It seems there is a never ending list of little things I can do to the boat. From maintenance issues, to “wouldn’t it be nice” projects or “why did they build it like that?” modifications.
Here’s a round up of spring 2015 projects:
The cockpit speakers were controlled from the head unit at the nav station. The main problem with this setup was that in order to adjust the volume you have to do a steeple-chase down to the nav station!
I chose the JBL PRV 175 as it is a marine unit (waterproof!), accepts Bluetooth, USB for MP3 and of course am/fm. I wired it directly to the cockpit speakers and ran a line-out to the head unit at the nav station so we will hear the same music inside and out. (I will run another set of lines from the head unit to the cockpit so I can use the cd player – but that’s a low priority.)
With this configuration I can have dual zone listening zones, which might be handy if I am stuck out side sailing while the family is below. The nice thing about controlling the music from the cockpit is I can turn off the music inside the boat as well – handy for communicating with those indoors.
Using the long RCA line-in cables picked up lots of signal noise. It is almost impossible to isolate audio cables from power cables on a boat, and in this installation it was impossible – the head unit in installed above the power panel! I used a PAC-Audio SNI-1, a ground loop isolator and it worked perfectly!
I used a spare breaker for the stereo and USB socket. It was a pain running the cables as the route up to the pedastal is on the port side, but all the electrical is on starboard, so everything needs an extra 8 feet of cable to make the trip across the boat.
It’s not in the manual but I found on the web, the USB stick needs to be formatted as FAT. It recognizes other formats but won’t play any songs. Oh, and it needs to be 128kbps…?! So I need to re rip any song I want to put on a usb?!
Last summer I used Navionics on my cell phone for navigation, the GPS drained my cellphones quickly. I had the usb cable plugged into an AC charger pluged into an extension cord, pluged into the inverter… not the most elegant solution. This year I plan to run Navionics on an iPad at the helm, and combined with streaming Bluetooth to the stereo, I figured I needed a charging point on the pedestal. I installed Bluesea Dual USB 5v socket just below the stereo.
I installed another socket at the nav station to keep phones and devices charged. I wanted it to be out of the way, so I put it beside the AC socket. The only down side with this installation is it required me to be a thin contortionist inside the hanging locker.
Kitchen Garbage reconfiguration
Seems like a trivial issue, but the garbage really irked me. There is a huge space for the garbage and inside the previous owner had wedged a huge can. Sure it’s nice to only have to empty the garbage once a month – but we really don’t generate that much garbage on the boat.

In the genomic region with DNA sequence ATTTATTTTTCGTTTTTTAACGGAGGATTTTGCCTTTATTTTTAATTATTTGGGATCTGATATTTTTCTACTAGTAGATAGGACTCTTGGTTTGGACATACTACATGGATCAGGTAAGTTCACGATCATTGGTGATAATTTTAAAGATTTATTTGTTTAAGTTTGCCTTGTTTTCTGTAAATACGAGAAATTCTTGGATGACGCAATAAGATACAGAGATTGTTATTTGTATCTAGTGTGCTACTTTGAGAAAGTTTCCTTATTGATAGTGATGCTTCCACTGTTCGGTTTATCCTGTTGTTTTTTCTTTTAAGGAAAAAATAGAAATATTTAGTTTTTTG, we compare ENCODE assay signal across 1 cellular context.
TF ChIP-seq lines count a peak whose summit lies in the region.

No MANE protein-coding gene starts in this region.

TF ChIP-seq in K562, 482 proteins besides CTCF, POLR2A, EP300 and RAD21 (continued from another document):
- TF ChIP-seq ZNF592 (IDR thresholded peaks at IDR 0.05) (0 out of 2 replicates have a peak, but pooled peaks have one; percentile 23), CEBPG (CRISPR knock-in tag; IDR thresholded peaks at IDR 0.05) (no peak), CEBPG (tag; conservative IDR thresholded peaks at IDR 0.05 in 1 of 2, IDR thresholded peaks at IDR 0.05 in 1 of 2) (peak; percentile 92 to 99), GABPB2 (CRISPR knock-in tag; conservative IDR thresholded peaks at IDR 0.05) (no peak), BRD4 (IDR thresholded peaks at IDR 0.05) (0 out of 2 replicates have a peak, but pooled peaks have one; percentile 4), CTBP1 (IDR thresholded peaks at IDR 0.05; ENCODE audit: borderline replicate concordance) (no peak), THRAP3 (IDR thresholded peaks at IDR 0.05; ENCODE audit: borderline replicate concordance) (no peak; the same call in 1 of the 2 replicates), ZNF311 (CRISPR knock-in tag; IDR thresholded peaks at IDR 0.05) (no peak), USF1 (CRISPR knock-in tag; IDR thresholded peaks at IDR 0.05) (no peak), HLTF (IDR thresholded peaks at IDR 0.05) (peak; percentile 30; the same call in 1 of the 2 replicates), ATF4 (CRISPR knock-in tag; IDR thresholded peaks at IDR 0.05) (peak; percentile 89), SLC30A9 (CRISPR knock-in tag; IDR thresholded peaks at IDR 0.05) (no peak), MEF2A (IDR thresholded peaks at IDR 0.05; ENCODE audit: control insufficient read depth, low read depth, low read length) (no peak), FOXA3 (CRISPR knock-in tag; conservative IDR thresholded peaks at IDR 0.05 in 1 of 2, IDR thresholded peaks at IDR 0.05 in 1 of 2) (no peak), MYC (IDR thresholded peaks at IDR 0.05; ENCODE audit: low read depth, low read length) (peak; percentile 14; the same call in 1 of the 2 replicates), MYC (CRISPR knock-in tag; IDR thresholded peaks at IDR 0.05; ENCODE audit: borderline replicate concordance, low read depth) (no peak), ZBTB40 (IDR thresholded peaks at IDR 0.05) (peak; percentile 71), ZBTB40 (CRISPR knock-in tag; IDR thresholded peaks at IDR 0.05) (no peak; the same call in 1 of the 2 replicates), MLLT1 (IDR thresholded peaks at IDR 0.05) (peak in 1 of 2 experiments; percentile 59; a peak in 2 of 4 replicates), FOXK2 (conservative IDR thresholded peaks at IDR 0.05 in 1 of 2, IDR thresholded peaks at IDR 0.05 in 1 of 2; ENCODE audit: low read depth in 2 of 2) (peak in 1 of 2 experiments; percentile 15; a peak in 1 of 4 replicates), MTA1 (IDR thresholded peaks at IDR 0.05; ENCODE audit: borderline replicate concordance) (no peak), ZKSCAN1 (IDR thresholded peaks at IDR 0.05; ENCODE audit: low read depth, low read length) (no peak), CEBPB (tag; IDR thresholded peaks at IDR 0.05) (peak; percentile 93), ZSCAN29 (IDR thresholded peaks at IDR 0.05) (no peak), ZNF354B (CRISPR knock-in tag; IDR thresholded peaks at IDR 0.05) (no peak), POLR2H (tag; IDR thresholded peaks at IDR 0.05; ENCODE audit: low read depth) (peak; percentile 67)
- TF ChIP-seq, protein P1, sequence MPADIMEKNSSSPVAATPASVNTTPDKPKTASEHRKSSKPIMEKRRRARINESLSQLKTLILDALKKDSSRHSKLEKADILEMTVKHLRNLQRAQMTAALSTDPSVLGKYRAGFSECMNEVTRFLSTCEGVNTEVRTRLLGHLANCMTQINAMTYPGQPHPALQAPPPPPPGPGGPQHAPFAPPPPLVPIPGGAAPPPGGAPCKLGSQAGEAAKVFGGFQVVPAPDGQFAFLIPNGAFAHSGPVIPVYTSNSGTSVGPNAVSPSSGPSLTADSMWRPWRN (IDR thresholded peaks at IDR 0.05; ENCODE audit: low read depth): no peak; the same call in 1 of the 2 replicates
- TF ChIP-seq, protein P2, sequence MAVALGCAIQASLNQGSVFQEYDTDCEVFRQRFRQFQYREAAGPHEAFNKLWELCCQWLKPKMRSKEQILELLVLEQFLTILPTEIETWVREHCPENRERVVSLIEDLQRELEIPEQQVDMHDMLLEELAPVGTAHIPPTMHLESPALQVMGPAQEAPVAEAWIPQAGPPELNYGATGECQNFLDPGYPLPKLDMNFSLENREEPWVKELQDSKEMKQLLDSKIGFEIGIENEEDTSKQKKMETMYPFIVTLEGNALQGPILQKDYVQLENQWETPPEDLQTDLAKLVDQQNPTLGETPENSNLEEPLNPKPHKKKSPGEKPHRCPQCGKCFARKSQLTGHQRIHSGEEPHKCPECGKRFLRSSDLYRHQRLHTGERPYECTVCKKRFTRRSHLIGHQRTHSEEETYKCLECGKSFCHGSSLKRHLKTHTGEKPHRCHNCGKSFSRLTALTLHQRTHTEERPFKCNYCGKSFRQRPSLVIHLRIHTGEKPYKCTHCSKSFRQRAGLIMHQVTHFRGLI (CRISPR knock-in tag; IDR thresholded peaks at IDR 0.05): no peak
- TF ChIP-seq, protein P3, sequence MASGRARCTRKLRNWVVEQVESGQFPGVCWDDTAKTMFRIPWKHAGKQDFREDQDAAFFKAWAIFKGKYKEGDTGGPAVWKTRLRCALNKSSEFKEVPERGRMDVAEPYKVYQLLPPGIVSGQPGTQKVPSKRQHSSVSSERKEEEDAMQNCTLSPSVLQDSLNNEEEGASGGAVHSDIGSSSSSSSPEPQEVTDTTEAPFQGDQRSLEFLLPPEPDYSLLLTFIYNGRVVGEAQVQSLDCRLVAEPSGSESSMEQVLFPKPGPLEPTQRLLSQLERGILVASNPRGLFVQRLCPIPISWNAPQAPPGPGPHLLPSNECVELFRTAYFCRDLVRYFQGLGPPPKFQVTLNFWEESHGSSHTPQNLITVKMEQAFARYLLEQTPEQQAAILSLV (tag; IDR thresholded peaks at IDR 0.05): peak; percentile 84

I put in a shelf, a $3 bamboo cutting board from the dollar store, and bought a smaller can. Now we have additional storage and a garbage can that fits up into the insert, so garbage doesn’t miss the can.
I moved the hinges to the bottom of the door, thereby increasing the size of the opening, it also makes a nice shelf when changing the garbage or stowing items in the storage space created below the garbage can.
Not sure why they put the garbage lid in the middle of the counter….
While I had the aircraft cable out, I replaced the bathroom mirror chain with plastic covered cable. The chain almost always got caught in the door, and the previous owner cracked the side mirror when the chain got pinched.
A new Magma barbecue showed up under the Christmas tree this year – onto the rail it goes!
Whisker pole brackets
I was in Canadian Tire when I spotted these bicycle cup holders (I didn’t know bicycles needed cup holders…). They are welded aluminum and fit my stanchions perfectly (1″) and very well made for $8 and change. They are perfect for getting the whisker pole off the deck, the inside is padded foam so the pole is quiet.
I just need to find a better solution to my mangy bungee cords.
When I bought Tortuga, it didn’t have a compass, but I had the compass bezel. Then I cleaned out my shop and threw out the bezel. Then I got the compass from the previous owner….
I’ve tried reviving salvaged compasses, but with limited success. Of course I could just buy a new compass, but there is no fun in that and I like the OEM compass with Hunter on it. It is interesting to note that Suunto has gone out of the marine compass business.
I drained the Suunto fluid through a cheese cloth as it was full of white stuff. I think it is paint off the card and presumably the reason the previous owner removed the compass in the first place. Now get a bubble when it’s cold, so I will refill it again after a chilling in the fridge. I can live with a bubble for the summer.
I had a bezel turned out of mahogany, it looks fabulous both raw and varnished.